Push creative business ideas into reality – developing new ideas is not enough; implementing them into reality is what is more important.  Creative minds should be able to do both without fail.
Create diversity within the organization – diverse ideas bring different people together to work towards the future of the organization.  When in a workgroup, employees get to listen to different approaches presented and build their opinions and their thinking.

Developing Creative Thinking Skills

There is hope for many who may not comprehend what creative thinking is all about; you can learn these skills just like you learn any other profession.  The only exception with creative thinking skills is that your application levels determine how well you can think creatively.

But how do you develop these skills?

Take risks – good things don’t come to those who wait, they come to those who take risks. Become a risk taker and learn to exercise your creative thinking muscles.
Ask the right questions – for someone to develop creativity, they have to learn to ask the right questions  This includes asking ourselves challenging questions and working to find solutions.
Make a list of your ideas and select from them –  we all have opinions but we don’t often care to think through each of them to get to the very best one.  Challenging ourselves to write down a list and critic each one of our ideas will help us creatively use only the best.

Do you remember when desktop computers made by IBM and software from Microsoft was novel? And now today you can access the entire world around you by merely using a smartphone. This is as a result of a creative mind that saw the future brighter than it was back then.  We all have great minds; we only need to exercise the muscle of creative thinking to see the future we want to build!

Job Skills You’ll Need in 2020

Update: The below article introduces a series of posts on these skills which you can access using this handy index:

  1. Sense-Making
  2. Social Intelligence
  3. The T-shaped Professional
  4. Virtual Collaboration
  5. Computational Thinking
  6. New-Media Literacy
  7. Novel and Adaptive Thinking
  8. Cross-Cultural Competency

According to The Muse, an influential career site geared towards young professionals, all of the most important skills workers will need by the year 2020 are digitally informed.

Digital literacy is defined as the set of knowledge, skills and behaviors required to access digital information effectively, efficiently, and ethically. It includes knowing how to evaluate digital information, and how to use it in decision-making.

Rapid change is taking place during this generation, For instance, Africa, with it’s mushrooming population and decreasing cost of data, has seen a big transition from the use of PC’s to the adoption of mobile technology.

Many organizations still measure success by the ability of a student to memorize knowledge, not how to create it.

Companies instead should be looking for innovative and creative employees, and it is those with an advanced level of digital skills that will be able to add value in the workplace in 2020.

The United Kingdom’s Digital Skills Committee, for example, estimates that the UK needs over 750,000 people with digital skills to close a growing skills gap many are fearful of. The World Economic Forum estimates that less than one percent of African children leave school with basic coding skills.

This unprecedented change leads to the question, how do we prepare ourselves for the future?

Before we can answer this question it helps to better understand the drivers of this change.

Six Drivers of Change

A group called the Institute for the Future, based at the University of Phoenix Research Institute, identified six drivers of this shift in required workplace skills. Briefly, those are:

Extreme longevity – The global lifespan is increasing, and by 2025, the US will see a 70% increase in the number of people over the age of 60. This increase in lifespan will change the way of learning and the nature of careers. Corporations will be forced to rethink the operation paths to be diverse and flexible.
The Rise of Smart Machines – Automation at the workplace is getting rid of repetitive jobs, and in 10 years, more smart devices and machines will replace human labor. Smart tech is augmented to make people more productive by extending their capabilities.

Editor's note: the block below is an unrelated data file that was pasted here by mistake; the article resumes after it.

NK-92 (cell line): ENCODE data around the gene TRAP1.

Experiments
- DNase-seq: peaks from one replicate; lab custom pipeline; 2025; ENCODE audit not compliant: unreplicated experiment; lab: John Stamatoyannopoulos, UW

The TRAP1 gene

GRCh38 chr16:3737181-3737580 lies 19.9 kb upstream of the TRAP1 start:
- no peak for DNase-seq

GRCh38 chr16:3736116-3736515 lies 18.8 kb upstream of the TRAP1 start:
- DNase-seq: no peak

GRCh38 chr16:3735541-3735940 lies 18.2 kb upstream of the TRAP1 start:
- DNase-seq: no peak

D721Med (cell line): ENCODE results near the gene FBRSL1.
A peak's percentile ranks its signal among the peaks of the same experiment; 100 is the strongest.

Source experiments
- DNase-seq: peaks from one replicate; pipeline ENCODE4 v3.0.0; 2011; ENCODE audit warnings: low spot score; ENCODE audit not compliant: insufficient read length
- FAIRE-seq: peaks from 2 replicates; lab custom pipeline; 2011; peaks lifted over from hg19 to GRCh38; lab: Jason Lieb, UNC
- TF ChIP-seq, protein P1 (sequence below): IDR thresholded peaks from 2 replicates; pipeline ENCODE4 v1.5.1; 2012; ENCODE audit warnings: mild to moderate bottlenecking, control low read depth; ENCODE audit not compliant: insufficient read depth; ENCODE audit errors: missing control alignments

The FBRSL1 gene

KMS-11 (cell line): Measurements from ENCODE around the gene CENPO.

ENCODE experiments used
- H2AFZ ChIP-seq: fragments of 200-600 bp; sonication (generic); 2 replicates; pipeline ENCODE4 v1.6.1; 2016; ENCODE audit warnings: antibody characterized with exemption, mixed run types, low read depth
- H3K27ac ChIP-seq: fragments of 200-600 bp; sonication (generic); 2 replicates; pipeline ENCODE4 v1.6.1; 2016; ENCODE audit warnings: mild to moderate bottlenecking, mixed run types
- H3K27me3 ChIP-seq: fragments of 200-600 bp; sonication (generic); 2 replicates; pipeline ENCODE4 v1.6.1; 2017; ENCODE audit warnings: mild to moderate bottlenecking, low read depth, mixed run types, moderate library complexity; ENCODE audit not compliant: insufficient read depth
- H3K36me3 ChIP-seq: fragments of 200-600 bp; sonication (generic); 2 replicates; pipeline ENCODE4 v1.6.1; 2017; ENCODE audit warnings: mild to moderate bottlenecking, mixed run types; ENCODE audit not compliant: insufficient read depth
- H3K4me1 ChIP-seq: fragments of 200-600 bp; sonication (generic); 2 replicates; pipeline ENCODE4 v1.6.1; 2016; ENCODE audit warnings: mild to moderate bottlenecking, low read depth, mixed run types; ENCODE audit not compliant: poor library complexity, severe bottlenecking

Computational World – The massive increase in sensors and processing has transformed the world into a programmable platform, which is unleashing an unimaginable amount of data. This will force the world to be able to see things in the form of data and focus on tweaking it to make the best out of it.
New Media Ecology – The rise of new tools in the Media requires advanced literacy beyond the traditional text. Visual media communication has developed a whole new language, demanding for people to learn and adapt to communicate.
Superstructured Organizations – Social tech is driving new ways of production and value creation, which is making it possible for corporations to work at extreme scales.
Globally Connected World – The world has grown to one small village due to the increased interconnectivity, which leaves Organizations with no other option but to diversify if they have to remain relevant in the fast-changing world.

These drivers of change are increasing the importance of digital skills. And in a virtuous cycle, digital skills are fostering job creation across the globe.  In the next series of posts we will look at specific skills recommended by the University of Phoenix Research Institute and what these mean for learning and development.

This Blockchain Explainer Gets So Many Things Right

We wanted to share this brilliantly done explainer video on Blockchain, not only because EVERYONE we know is talking about it, but also because it does an excellent job of demonstrating five key principles of effective learning design in video-based learning.

Coherence

In one of our earlier posts on multimedia principles of learning, we looked at the principle of coherence. Essentially what this video does so well is weed out any unneccesary words and graphics and cover a highly complex topic in less than six minutes. Superbly focused.

Contiguity

Have a look at what a great job this video does of timing the display of words and graphics with the voice over. This is contiguity at work.

Signposting

We really enjoyed the three factors that make blockchain unique being so well signposted. It was very clear from this what we were supposed to take away from the video.

Graphics

We loved the use of the clean and simple, yet beautiful, graphics to support the narration. Too often graphics can get in the way, resulting in extraneous processing. That was not the case here.

Recap

Finally, we were waiting for the three factors that make blockchain unique to be summarized at the end, and we were not disappointed. This served as an important reminder of the key takeaways from the video.

Well done to the Centre for International Governance Innovation. We were very impressed.